Narcissism in art: good or bad?

Narcissism in art: good or bad?

No, I am not going to talk about Caravaggio painting “Narcissus” even though I like it very much. The question that interests me is if an artist has to be narcissistic. Is it love for art or the thirst for recognition that drives artists to create? Would you feel satisfied if your art becomes popular and you stay in shadow? Most probably not. One thing is certain – all artists are narcissistic in some way. Remember the story of an American artist, Margaret Kean whose paintings of children and women with big eyes became popular thanks to her then husband Walter Kean. Even though she agreed to sign her paintings with his name, she wasn’t happy about it when her paintings started to sell like hot cakes.

There are two major types of narcissists: extraverted (or grandiose) and introverted (or vulnerable) narcissists. The first type is very flamboyant. You spot him as soon as he enters the room. He is loud, attention-seeking and represents an integral part of his own art. When you say Dali, you think about an extravagantly dressed man with big bulging eyes.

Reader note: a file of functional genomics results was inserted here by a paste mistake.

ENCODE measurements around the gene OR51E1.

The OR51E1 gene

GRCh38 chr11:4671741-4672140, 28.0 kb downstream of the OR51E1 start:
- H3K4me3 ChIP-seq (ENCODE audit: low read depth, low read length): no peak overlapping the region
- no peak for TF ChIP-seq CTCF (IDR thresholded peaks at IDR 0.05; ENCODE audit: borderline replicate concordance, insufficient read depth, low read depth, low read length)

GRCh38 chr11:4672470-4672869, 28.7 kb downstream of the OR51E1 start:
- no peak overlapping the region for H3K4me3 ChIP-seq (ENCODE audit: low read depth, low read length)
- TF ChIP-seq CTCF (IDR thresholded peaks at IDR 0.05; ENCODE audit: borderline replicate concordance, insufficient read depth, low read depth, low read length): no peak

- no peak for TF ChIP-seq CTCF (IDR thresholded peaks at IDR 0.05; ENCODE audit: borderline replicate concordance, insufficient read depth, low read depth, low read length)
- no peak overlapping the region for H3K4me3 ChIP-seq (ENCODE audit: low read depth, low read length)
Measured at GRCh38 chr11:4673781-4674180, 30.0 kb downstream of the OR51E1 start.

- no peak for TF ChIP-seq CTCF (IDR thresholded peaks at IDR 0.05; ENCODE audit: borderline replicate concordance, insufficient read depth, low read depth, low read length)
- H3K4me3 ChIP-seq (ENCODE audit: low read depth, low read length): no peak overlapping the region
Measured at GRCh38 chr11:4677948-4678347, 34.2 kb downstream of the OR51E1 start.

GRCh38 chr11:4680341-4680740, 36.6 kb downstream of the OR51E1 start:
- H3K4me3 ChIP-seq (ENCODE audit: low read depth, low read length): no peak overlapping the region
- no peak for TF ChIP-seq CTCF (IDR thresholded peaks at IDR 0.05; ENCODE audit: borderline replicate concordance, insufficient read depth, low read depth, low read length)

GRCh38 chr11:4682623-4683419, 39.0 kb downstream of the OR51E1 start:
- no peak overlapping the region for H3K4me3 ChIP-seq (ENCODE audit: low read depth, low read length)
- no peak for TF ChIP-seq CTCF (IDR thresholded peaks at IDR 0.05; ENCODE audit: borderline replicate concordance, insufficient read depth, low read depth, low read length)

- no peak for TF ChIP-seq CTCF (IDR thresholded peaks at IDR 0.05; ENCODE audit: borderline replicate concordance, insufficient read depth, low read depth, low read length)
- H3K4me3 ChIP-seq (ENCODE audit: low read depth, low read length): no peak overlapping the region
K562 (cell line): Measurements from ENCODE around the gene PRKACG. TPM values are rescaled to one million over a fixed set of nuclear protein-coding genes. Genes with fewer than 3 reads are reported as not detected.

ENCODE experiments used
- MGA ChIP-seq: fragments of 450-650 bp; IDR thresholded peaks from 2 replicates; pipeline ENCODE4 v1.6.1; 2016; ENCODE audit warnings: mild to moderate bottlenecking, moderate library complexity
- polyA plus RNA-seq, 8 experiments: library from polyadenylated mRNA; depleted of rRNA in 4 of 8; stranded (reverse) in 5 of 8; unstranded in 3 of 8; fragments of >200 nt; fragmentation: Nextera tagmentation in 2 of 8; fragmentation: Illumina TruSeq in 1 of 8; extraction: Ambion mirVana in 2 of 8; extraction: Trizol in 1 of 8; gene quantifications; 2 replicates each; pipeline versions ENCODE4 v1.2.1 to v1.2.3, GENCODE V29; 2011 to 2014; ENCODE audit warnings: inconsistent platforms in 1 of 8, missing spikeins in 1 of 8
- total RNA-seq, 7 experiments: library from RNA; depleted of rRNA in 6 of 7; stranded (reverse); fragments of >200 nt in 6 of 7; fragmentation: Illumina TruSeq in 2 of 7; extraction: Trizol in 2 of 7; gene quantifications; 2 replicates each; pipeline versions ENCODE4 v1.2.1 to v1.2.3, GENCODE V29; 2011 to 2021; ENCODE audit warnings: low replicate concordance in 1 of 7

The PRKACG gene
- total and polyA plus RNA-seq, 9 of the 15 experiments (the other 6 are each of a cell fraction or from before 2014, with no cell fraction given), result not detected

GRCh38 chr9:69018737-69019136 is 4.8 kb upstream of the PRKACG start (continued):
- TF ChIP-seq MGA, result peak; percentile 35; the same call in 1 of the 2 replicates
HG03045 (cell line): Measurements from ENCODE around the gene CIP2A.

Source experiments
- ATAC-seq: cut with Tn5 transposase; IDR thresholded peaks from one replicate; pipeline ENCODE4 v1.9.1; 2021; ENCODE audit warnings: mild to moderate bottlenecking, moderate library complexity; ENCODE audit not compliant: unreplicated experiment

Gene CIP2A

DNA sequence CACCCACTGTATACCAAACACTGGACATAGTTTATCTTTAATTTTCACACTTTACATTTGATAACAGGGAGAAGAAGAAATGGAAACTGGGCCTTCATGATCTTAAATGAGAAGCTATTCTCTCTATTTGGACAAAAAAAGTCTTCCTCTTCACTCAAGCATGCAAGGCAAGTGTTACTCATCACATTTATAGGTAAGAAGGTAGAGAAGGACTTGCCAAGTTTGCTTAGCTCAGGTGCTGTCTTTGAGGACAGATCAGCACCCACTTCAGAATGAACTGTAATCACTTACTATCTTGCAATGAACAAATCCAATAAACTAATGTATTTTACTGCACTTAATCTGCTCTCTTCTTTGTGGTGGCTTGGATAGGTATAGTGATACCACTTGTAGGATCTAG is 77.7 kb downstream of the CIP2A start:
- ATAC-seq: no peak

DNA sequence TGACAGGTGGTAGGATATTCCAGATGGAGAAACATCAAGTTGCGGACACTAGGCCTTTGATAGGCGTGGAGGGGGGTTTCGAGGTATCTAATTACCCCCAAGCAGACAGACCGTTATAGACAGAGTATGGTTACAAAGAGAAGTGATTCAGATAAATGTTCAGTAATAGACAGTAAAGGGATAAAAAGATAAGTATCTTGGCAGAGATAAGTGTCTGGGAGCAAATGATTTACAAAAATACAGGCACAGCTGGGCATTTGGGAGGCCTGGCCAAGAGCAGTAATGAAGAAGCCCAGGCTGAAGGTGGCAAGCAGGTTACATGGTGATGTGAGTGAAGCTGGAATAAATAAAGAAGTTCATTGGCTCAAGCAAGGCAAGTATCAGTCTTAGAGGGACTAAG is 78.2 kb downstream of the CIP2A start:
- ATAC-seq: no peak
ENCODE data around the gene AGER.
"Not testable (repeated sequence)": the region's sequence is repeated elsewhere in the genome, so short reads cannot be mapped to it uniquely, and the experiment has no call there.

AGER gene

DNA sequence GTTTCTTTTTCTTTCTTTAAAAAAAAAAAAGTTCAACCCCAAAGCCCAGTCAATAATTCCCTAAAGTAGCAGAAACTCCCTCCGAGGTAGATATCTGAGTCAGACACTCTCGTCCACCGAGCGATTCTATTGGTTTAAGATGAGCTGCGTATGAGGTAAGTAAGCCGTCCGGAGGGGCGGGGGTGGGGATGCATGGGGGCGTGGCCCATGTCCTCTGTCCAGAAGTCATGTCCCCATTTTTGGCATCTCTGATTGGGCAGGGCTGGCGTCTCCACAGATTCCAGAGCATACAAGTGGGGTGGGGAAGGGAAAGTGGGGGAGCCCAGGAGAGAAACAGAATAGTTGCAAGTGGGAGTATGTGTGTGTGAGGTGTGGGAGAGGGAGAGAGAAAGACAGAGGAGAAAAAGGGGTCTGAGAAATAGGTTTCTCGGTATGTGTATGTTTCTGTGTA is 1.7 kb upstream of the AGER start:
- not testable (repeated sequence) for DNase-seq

Introverted narcissists, on the contrary, seem to be shy and quiet, but have a strong sense of entitlement. They are sensitive, easily hurt and threatened. This category includes a greater number of artists. There are even those artists that people never saw for some reasons.

In the era of internet the social media platforms have become an efficient way of artist promotion. The question is if it has to be personal or be purely about art. Do artists have to post selfies and share their personal life or speak about their art only? It’s up to you to decide and this actually shows the kind of narcissist you are. If you don’t know it yet, I recommend you take this test to find out.

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